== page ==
2. Chunk It Out. Parse out the rest of the sentence. Is there a long prepositional phrase, a lot of adjectives, relative clauses that begin with “that,” etc. You should also look for common “splits” like broken parallelism or verb issues. If you need to use your scratch pad to write out the sentence in shorthand and draw marks around parts of it, go for it!

3. Focus on Modifiers. These sentences are long because they have a lot of added clauses. See if you can mentally “eliminate” them to focus on the bare bones of the sentence. Make sure you understand how each modifier relates to the rest of the sentence. Is it clear what it is modifying? Does it help or hinder the meaning?

4. Slow down! Plan to spend at least 10 extra seconds on these questions. Don’t rush through them, as the answer choices may be closer together. Remember to look for subtle differences in style. The GMAT loves to include active voice v. passive voice in harder SC questions.

5. Before you select your answer, re-read the whole sentence. Check to make sure the meaning is unambiguous and that it’s clear, despite its length.

Check out this Sentence Correction question:

The spending on durable goods such as household appliances and automobiles is a cyclical pattern that depends on if the overall economy is healthy, whereas non-durable goods like food and shelter remain constant regardless of the economy.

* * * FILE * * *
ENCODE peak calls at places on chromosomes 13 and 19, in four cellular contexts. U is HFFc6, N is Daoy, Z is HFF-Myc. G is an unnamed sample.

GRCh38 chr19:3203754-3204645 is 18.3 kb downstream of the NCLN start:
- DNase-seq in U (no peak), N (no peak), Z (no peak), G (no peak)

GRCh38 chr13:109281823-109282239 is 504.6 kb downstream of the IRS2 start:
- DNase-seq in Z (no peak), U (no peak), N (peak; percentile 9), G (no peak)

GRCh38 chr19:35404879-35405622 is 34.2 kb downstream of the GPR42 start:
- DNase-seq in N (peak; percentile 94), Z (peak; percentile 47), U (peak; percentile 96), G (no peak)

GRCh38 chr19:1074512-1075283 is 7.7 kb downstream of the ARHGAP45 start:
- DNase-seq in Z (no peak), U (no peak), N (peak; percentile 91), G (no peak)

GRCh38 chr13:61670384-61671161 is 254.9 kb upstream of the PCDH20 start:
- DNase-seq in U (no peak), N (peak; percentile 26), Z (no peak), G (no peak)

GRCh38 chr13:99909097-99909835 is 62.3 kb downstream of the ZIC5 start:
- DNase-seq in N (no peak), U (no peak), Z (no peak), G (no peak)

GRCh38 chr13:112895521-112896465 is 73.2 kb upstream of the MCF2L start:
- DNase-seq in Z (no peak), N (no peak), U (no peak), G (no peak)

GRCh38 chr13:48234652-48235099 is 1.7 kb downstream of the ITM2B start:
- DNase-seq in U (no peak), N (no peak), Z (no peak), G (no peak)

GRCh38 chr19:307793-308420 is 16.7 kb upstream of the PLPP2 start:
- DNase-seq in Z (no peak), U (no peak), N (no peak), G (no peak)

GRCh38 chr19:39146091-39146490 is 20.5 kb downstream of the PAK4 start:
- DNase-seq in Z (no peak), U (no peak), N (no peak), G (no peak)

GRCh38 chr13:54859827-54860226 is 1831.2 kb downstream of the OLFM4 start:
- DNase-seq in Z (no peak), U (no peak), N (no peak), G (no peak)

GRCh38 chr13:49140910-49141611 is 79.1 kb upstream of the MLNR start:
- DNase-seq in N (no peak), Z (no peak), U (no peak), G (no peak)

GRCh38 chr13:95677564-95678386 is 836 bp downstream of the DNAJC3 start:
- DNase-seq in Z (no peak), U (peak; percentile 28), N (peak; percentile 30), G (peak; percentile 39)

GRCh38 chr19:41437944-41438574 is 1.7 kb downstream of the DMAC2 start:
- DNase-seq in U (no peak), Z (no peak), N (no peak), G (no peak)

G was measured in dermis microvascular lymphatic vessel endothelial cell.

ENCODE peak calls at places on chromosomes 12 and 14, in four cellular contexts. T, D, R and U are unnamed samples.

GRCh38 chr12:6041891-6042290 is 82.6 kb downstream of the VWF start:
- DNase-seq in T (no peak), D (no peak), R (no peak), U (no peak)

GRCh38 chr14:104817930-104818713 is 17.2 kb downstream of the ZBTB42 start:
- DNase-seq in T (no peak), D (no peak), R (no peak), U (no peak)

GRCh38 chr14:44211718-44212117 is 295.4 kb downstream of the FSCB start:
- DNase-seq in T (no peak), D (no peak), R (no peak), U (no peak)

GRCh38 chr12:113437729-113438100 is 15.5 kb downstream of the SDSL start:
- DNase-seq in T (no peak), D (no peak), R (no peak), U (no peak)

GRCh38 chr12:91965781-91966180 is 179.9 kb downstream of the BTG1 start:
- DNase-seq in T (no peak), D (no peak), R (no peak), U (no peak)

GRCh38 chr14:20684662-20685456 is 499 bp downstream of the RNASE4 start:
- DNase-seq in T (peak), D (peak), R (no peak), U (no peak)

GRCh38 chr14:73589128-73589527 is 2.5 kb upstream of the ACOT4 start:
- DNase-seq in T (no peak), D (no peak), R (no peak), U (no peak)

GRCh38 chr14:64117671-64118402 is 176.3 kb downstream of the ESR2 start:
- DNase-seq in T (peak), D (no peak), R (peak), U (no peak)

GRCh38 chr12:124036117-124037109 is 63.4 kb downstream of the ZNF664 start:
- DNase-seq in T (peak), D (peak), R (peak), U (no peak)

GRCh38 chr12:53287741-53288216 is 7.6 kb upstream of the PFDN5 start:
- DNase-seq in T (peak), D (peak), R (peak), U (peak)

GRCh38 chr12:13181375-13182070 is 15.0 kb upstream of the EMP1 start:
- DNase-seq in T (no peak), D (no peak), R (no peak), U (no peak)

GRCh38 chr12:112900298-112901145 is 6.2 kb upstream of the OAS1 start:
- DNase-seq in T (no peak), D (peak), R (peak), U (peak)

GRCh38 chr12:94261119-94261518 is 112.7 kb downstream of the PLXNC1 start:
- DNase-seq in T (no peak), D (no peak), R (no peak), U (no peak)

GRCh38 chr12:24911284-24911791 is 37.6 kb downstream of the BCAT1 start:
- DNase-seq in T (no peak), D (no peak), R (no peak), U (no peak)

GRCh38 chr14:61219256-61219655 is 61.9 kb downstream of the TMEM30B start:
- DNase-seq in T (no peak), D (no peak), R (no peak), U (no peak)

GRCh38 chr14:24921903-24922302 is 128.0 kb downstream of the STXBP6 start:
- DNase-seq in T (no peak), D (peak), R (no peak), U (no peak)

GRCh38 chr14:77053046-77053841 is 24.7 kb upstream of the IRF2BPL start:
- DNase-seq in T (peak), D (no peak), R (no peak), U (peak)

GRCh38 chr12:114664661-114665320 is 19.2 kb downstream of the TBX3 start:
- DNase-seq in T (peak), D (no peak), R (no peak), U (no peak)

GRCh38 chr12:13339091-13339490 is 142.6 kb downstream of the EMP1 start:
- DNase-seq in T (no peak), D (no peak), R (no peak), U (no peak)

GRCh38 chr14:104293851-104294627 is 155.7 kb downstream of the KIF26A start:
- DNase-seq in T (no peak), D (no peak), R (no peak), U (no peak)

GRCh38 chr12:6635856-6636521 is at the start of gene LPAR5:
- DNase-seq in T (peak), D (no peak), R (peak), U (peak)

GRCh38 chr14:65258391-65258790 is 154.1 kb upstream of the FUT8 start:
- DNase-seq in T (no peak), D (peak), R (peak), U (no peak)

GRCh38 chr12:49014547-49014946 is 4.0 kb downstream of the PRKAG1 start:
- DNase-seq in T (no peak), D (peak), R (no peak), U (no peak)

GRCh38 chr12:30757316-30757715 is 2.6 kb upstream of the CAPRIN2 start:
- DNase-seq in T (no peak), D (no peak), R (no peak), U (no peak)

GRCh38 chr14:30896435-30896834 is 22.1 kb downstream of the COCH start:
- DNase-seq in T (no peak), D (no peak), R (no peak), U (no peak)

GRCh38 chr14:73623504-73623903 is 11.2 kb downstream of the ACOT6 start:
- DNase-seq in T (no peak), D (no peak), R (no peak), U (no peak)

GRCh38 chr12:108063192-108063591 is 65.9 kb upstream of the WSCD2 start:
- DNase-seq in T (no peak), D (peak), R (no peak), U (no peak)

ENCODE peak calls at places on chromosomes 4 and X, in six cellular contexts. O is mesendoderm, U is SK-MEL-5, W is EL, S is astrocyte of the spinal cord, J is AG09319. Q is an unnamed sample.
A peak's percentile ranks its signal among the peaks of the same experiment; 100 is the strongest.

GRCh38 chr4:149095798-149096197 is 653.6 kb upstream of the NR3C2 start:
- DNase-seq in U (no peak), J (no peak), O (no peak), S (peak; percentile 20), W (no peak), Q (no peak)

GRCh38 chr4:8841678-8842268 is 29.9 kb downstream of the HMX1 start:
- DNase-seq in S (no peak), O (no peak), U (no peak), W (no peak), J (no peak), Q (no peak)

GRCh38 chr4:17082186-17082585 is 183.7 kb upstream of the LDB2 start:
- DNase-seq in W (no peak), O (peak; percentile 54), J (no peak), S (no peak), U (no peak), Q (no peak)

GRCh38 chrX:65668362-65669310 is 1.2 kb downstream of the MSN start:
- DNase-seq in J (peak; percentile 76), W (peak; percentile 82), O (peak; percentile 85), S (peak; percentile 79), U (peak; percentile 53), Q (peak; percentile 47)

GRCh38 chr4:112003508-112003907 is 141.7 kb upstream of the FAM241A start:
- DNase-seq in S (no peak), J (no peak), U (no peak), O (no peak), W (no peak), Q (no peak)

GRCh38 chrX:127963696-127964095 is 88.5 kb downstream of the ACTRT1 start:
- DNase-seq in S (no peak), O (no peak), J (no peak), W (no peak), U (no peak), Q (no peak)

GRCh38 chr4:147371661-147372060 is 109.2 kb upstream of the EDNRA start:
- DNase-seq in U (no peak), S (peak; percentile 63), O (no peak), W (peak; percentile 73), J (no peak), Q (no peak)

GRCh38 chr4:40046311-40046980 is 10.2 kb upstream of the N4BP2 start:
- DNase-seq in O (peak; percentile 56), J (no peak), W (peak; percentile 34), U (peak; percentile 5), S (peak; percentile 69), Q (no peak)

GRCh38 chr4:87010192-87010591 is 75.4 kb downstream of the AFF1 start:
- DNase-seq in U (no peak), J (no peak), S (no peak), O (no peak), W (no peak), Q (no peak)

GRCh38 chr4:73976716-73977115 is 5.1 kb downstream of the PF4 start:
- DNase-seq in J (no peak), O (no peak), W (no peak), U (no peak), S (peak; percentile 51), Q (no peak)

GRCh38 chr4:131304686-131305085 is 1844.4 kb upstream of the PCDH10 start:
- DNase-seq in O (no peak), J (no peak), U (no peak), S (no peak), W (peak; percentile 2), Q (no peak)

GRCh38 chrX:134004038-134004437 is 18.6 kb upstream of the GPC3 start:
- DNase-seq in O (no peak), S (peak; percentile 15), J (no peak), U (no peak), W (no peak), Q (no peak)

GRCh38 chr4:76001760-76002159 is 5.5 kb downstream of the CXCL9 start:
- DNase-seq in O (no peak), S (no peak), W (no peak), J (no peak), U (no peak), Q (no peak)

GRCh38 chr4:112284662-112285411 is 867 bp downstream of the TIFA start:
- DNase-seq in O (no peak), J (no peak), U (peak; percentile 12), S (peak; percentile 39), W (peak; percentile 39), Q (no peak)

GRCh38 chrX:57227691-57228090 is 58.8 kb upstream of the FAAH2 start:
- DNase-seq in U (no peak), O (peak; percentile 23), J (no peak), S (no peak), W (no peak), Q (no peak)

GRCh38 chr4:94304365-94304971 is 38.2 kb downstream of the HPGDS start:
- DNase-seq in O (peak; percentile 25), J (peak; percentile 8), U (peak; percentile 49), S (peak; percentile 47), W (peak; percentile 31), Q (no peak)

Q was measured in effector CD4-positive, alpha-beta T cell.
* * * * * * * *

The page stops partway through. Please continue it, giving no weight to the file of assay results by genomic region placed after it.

(A) The spending on durable goods such as household appliances and automobiles is a cyclical pattern that depends on if the overall economy is healthy, whereas non-durable goods such as food and shelter remain constant regardless of the economy.

(B) Regardless of the economy, spending on non-durable goods such as food and shelter remains constant even though spending on durable goods such as household appliances and automobiles is a cyclical pattern that depends on whether the overall economy is healthy.

(C) Spending on durable goods such as household appliance and automobiles follows a cyclical pattern that depends on the health of the overall economy, whereas spending on non-durable goods such as food and shelter remains constant regardless of the economy’s health.